Stand-up Brumedy

Learn it, practice it or maybe just watch it

On a scale of one to Lee Evans, how sweaty would you get if you had to do stand up? Some people thrive off it though — and we're not talking about the packed out stadium sorts — we're talking about the people who do it for the love, tickling tums with the funs on the small stages, of the backrooms, in the pub corners. Could you do it? Learning stand up is said to be incredible both for professional and personal confidence. Get lessons, then get practice, or just leave the gut-jiggling entirely to other folks at the following spots.


It turns out you can teach laughs. No one is making guarantees on your post-lesson chortle count but there is a process with bullet points, handouts and everything. Find Your Funny with comedian James Cook's seven-week programme where you'll develop a short routine. It finishes with an optional showcase at the Hare & Hounds, where Frank Skinner, Sarah Millican and Josie Long have all appeared. No pressure then. Starting April 27, book by April 1 and it's £90.

MAC also deals in teaching stand up, with two-hour sessions led by Karen Bayley over twelve weeks. Term begins on April 20 and it's £104 for a spot. Or, a more general look at improv is an option, with a ten-weeker by comedic sorts, Fat Penguin, starting April 1 (£180) in Stirchley-town. The team also offers taster sessions at Moseley's Pat Kav on Mondays so you can work out what you're getting yourself into. The first session is free.


Now you know what you're doing, the open mic circuit awaits. The Holly Bush in Cradley Heath has a strong rep for laughs, with a mix of the established and the rather newer standing up on Thursdays. Every fortnight, the gig is open to anyone and everyone but do get in touch in advance if you want a spot. Closer to town, The Gunmakers' Arms has events like this one on Monday (Feb 17) and invites newbies to pitch for a slot.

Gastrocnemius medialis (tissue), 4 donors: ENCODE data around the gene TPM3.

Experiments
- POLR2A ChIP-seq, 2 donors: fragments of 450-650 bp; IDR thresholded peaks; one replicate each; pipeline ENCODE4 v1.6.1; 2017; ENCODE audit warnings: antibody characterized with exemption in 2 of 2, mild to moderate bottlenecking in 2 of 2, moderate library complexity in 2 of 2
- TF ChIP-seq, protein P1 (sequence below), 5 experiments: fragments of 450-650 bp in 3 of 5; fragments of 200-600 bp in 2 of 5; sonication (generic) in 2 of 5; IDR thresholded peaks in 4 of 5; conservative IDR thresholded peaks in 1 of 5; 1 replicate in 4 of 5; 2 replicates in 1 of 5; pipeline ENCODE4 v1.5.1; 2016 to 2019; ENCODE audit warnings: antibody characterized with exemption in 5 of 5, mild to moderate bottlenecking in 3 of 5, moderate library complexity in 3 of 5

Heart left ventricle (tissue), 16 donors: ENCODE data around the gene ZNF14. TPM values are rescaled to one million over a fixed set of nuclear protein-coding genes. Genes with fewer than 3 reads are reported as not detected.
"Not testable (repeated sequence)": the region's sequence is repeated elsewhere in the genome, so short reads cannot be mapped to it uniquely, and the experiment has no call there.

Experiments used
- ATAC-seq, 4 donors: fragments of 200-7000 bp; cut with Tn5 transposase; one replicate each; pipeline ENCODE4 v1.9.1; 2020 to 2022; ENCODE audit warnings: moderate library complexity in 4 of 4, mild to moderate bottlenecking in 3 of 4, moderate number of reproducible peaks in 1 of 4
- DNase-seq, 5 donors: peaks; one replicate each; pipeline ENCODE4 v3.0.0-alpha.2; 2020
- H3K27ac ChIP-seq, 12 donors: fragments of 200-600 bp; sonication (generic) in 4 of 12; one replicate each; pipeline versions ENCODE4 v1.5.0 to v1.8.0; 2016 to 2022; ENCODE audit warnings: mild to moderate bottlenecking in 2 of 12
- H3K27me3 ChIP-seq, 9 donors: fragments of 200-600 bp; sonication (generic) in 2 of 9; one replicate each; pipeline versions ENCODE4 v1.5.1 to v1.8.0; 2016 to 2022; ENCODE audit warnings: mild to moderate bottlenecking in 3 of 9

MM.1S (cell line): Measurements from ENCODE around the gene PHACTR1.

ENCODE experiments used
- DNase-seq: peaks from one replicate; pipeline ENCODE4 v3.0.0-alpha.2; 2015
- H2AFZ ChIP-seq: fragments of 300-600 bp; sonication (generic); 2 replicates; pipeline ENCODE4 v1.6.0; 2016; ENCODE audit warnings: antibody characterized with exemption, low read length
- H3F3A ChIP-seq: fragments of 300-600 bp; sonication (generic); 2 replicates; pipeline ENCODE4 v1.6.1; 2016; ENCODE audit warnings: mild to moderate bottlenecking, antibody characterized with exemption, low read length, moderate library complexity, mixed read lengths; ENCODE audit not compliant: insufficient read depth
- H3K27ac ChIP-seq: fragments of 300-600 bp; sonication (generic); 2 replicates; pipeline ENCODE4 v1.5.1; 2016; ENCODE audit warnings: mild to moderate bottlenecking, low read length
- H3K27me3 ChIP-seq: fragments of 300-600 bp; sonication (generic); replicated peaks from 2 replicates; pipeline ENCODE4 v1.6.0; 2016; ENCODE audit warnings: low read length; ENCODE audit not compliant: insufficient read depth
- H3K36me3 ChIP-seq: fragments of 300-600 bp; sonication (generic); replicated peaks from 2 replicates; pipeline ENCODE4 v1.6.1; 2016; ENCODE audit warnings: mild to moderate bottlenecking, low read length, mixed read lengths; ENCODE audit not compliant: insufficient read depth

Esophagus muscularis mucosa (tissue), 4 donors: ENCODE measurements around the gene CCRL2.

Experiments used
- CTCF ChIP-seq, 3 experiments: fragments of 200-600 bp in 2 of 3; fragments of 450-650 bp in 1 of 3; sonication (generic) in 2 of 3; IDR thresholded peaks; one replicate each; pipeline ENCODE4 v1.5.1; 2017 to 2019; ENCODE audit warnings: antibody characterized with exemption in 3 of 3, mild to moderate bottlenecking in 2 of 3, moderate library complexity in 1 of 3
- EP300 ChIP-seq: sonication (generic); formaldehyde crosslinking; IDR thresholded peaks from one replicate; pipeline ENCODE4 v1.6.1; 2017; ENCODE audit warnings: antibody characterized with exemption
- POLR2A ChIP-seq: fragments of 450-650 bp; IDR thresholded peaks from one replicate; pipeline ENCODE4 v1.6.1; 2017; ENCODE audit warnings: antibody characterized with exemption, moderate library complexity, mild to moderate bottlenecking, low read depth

As your LOL-ometer reaches new levels of mercury and you get to know the scene, it's time to consider new material nights, like the ones organised by Useful Idiot Company. The line-ups for the free to attend eves are organised by the company, with jokes landing (or not) for the very first time at Loki Edgbaston on Mondays (more) and The Good Intent on Tuesdays (more). Project Mayhem also puts on a rotating stand-up night, next at Boston Tea Party, Harborne on Feb 16.


And if you're at the watching rather than doing stage, let us point you in the direction of one of the many comedy nights for the viewing around Brum. You'll find Kamikaze Club curated laughs at 1000 Trades on Feb 19, which based on the success of their first night in the JQ is highly worthy of a stop-in. From 8pm, the now monthly event is free, though contributions to the bucket collection will no doubt go down well with the ents.

For well-priced, ticketed viewing, Comedy in the Attic (£5) is a new bi-monthlyish bit of Stirchville cheer at Attic Brew Co by The Laughing Sole. Their previous night sold out weeks ahead so get on it if you want to see Chris Day (April 9). In Stirchley proper, Artefact's got a night of funny on Feb 20 and it's £5 for a seat. Or back in town, Cherrybomb (£8) at Cherry Reds gets huge creds for atmosphere and comic quality. Will sell out.